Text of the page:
We were homebrew failures.

Years went by before I would try again. This time I ventured out solo, and my results were mixed, but mostly I was left with this “meh” feeling of spending hours alone over a boiling pot. It wasn’t much of fun.

So, with these experiences behind me, I made one more attempt, to pull together a small group of guys to brew. We met to purchase supplies, for a main brew day and for a bottling session– and then came the big moment, when we’d open up and (hopefully) enjoy the fruits of our labor.

It was a smashing success. The New England IPA and Belgian Trippel that we produced were not just drinkable — and non-volatile– but really enjoyable! We had done it! And not only did we now have 60 plus bottles of successful homebrew to share– we had built relationships via common experience.

I think brewing beer is a lot like the work we do as community agents of change. It is a mysterious process– most of which occurs without human intervention, hidden under the lid of a bucket or concealed in a bottle. There is so much that is out of control and there is a whole lot of waiting that has to go on. Fresh off the taste of this successful experience, I wanted to share four lessons from home brewing that I believe can we applied to our work in the community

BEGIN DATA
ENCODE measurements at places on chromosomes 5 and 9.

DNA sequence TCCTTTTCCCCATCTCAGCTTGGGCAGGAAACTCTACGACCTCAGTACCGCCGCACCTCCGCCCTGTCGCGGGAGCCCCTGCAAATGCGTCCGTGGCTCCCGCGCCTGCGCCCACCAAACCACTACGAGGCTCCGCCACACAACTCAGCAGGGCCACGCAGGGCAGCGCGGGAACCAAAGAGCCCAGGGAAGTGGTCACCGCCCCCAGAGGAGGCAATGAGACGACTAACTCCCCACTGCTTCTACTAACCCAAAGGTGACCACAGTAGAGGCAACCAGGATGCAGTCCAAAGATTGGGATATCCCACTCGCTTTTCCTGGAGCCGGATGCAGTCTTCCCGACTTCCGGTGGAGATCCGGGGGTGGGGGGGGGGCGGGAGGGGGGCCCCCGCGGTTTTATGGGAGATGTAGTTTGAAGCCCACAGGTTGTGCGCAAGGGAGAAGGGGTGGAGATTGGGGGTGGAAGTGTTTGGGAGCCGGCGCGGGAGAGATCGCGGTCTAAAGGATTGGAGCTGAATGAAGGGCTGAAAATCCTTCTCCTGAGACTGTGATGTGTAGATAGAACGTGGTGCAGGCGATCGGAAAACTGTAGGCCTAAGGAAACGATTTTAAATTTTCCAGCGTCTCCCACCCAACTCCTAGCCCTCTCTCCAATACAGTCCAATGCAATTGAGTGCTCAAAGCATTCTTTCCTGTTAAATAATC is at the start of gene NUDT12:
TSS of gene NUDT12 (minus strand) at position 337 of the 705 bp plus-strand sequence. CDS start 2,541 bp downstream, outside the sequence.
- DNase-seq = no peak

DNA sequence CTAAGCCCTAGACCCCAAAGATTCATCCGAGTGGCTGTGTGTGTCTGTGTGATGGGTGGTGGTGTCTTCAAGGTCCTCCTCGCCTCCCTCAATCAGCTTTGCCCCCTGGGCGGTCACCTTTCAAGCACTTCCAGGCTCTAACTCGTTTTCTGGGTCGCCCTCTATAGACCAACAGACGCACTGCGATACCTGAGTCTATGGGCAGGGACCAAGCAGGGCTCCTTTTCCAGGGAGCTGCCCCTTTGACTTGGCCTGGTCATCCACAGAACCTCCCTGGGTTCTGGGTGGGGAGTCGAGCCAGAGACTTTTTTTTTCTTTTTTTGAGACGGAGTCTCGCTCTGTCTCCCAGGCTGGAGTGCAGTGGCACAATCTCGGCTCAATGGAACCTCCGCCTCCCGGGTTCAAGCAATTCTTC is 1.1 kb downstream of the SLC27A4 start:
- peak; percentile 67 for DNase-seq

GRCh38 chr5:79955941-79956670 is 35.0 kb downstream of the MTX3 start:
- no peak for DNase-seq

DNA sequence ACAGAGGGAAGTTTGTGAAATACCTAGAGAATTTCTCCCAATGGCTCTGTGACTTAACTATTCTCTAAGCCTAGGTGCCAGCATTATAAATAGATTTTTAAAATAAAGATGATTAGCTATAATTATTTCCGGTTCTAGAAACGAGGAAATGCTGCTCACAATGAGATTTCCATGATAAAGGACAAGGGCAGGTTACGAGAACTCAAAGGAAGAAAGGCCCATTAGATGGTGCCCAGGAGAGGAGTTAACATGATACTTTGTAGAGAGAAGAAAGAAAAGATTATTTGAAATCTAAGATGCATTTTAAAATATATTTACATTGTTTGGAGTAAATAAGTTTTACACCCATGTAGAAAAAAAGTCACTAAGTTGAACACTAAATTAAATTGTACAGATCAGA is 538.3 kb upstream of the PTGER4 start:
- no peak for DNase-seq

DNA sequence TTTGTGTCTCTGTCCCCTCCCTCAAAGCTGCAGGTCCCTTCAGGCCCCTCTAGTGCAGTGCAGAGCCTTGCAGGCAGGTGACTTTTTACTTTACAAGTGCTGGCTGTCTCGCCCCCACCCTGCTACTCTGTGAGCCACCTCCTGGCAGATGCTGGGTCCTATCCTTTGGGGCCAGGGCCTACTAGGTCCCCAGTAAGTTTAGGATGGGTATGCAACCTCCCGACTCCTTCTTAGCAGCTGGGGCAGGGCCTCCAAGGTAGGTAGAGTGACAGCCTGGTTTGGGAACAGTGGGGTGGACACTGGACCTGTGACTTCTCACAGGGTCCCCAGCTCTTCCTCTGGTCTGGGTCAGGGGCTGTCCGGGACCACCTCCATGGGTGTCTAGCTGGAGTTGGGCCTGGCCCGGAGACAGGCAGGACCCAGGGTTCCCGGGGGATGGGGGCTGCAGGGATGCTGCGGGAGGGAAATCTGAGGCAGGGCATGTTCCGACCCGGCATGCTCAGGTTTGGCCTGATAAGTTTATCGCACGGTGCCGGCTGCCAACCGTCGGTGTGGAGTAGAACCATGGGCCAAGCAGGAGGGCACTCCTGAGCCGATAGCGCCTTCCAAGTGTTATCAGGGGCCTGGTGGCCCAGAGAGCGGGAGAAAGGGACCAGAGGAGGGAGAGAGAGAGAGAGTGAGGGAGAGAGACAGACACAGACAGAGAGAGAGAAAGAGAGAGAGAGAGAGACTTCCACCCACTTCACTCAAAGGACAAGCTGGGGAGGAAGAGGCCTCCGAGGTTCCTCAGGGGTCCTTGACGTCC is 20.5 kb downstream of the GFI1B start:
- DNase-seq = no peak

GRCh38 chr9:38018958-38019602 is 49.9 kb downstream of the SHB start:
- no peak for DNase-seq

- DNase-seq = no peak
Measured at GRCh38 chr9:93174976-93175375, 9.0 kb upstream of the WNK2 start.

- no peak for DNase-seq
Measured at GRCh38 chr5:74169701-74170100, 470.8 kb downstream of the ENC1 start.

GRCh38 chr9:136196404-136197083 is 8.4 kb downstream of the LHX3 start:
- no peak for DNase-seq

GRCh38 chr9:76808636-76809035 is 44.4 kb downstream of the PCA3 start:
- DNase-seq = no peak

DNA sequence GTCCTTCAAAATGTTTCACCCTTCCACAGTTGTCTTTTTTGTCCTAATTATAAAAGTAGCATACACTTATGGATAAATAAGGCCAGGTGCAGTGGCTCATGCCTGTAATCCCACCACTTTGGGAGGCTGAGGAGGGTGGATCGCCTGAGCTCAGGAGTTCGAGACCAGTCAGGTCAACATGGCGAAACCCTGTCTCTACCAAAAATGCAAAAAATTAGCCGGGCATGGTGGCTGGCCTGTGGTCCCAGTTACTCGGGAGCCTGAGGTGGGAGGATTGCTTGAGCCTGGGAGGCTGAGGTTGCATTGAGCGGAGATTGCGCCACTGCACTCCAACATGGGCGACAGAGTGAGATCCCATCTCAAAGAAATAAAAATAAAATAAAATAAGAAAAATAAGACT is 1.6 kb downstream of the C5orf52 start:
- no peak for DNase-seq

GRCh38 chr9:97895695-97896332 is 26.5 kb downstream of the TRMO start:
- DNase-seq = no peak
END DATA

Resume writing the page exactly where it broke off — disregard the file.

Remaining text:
1. We’re Better Together: When I was brewing alone in my kitchen, it was relaxing– and I don’t mind that sort of internal retreat that solo brewing might afford, but it wasn’t as effective and fun as doing it in a group. In a group, we were able to troubleshoot together. There were times where the directions we had were simply not clear. We had to discuss and make a communal decision about what we wanted to do. There were times where we weren’t sure how to do something. By sharing resources and ideas, we were able to come to the best decision. And the by-product of this was not just spent grains and oxygen bubbles– it was community, forged out of common experience. The same is true for the work we do in the community. While this may seem obvious, too many individuals or organizations go it alone– laboring in solitude, and the primary and secondary results simply aren’t as good.
  2. Ingredients Matter: This is an obvious statement to those who engage in any type of culinary pursuit, but it is an important lesson for those thinking about creating community change. Our friendly salesman at Cask and Kettle Home Brew made a great case for us to invest in Cryo Hops. Not only do these super-science-induced hops produce better taste, you have to use less of them than the normal hop variety. In our community work, we’re often coming with a set of ingredients that we have– and a common refrain in circles is “If we only”— had that grant, knew this person, got this funding, etc. Building the right ingredient mix is essential to making a batch that matters. Sometimes that means bringing a new stakeholder to the table. Sometimes that involves thinking outside the bounds of our normal relationships and resources, but whatever it is we have to put the right stuff in to get the right product.